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VR Helps Research Team Examine Vulnerability to Stress

People react to stress in various ways. A flash of light or sudden loud noise can evoke different degrees of response from people. Any event that results in stress is known as a “stressor”. Human bodies can tackle acute exposure to stressors. However, chronic exposure can lead to depression, anxiety, and other severe problems.

There have been several efforts to discover a way to identify individuals who are likely to develop stress-related disorders, but with no such significant outcomes.

Approaching the Issue With Virtual Reality

Recently, Carmen Sandi and a group of behavioral scientists at EPFL’s School of Life Sciences have devised a virtual reality method that assesses an individual’s susceptibility to psychogenic stressors. This unique approach obtains high – density locomotion information from an individual while they discover two digital environments. The aim is to predict heart-rate variability in highly stressful or threatening situations.

Heart-rate variability has now become a powerful indicator of vulnerability to physiological stress as well as cardiovascular disorders.

Virtual Reality Stress Scenarios

135 people participated in the study, and they faced three separate virtual reality scenarios. The participants explored an empty digital room in the first scenario, beginning from a small red step. The room had dimensions similar to the real one where those people were in. Thus, if the participants touched a digital wall, they would feel it. After a while, the participants returned to the red step. The room would then fade to black, and the second scenario would start.

The researchers measured the heart rates of the participants as they went through each VR scenario, collecting a large body of heart-rate variation data under controlled experimental conditions. Credit: EPFL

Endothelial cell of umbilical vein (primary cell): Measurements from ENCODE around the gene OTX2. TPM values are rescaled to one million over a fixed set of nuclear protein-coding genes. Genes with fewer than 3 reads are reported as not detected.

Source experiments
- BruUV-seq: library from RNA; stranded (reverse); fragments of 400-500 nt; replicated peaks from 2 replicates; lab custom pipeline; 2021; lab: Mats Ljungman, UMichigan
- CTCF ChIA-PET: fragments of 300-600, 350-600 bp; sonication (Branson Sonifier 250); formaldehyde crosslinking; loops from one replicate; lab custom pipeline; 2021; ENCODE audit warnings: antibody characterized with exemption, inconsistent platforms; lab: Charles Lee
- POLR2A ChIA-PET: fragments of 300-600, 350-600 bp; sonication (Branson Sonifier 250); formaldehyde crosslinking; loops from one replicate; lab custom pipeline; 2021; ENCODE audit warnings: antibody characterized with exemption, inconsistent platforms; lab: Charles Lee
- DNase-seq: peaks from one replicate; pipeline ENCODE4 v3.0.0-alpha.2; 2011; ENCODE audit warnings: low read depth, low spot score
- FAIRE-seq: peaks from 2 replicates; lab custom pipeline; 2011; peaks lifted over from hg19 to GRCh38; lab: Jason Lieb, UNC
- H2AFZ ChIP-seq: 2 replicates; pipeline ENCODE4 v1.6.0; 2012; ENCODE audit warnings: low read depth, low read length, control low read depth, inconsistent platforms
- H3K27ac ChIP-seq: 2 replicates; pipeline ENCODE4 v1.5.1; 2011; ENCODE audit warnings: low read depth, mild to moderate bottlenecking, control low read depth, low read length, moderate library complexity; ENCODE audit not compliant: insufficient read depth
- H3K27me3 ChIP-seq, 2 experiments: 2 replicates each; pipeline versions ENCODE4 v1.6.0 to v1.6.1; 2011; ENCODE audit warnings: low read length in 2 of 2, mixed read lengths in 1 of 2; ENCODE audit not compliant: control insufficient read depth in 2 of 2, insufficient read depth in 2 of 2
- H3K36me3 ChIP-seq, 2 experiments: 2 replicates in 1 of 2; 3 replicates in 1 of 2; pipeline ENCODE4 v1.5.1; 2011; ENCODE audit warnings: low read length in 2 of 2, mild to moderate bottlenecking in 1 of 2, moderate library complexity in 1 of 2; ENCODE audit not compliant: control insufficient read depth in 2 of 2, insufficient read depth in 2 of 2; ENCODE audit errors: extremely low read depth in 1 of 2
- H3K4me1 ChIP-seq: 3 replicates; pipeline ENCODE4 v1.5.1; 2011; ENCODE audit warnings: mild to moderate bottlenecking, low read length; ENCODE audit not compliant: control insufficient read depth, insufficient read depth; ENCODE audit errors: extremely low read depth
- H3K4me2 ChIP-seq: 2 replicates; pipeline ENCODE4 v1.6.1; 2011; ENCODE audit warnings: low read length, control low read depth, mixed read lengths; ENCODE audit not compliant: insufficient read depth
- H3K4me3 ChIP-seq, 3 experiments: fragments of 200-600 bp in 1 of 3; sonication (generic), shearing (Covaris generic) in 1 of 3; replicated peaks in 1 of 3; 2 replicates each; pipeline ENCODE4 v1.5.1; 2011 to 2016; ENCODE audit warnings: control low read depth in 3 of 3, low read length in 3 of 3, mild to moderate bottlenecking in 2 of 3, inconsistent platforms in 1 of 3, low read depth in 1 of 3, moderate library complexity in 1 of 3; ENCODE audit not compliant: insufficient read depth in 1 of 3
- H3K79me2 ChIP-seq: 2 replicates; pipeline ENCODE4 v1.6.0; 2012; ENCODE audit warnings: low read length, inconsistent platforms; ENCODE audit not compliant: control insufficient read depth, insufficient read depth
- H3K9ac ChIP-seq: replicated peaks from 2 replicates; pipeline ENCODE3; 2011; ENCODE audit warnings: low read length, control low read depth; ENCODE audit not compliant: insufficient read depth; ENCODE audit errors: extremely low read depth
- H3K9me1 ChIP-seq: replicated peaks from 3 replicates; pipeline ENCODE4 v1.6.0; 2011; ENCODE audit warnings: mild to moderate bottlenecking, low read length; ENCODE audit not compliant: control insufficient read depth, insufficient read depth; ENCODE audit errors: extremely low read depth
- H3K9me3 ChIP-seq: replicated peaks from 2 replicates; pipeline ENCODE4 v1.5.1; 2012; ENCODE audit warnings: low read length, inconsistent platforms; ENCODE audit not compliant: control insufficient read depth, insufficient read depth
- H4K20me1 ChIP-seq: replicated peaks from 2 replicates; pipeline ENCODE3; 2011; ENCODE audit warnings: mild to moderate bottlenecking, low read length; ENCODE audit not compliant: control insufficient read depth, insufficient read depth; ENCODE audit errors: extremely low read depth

In the next scenario, they found themselves on an elevated digital alley some meters above the surface of a virtual city. The participants explored the place for 90 seconds, and then they went back to the red step, as instructed. The step then started to descend faster, and eventually, it reached the surface level. There was another fade, and then came the third scenario.

In the ultimate scenario, they were placed in a dark room. The participants just had a digital flashlight, and they went through a darkened maze corridor, which had several human-like figures in different corners. They then heard three sudden bursts of white noise through their headphones every twenty seconds.

Building a Predictive Model

The bunch of researchers evaluated the participants’ heart rates as they explored the three varied virtual reality scenarios, gathering plenty of heart – rate variation data. Joao Rodrigues, an EPFL postdoc, then examined the locomotor data from the first two VR scenarios and created a model that can predict an individual’s stress response in the final threatening scenario.

The research team tested the model and learned that its predictions can be useful for several kinds of participants. They also said that their model can predict stress vulnerability to another stressful challenge, where the participants underwent a final virtual reality test. There, they had to swiftly do arithmetic exercises and view their scores compared to the rest.

The researchers also confirmed that their model is better than other stress-prediction tools like anxiety questionnaires.

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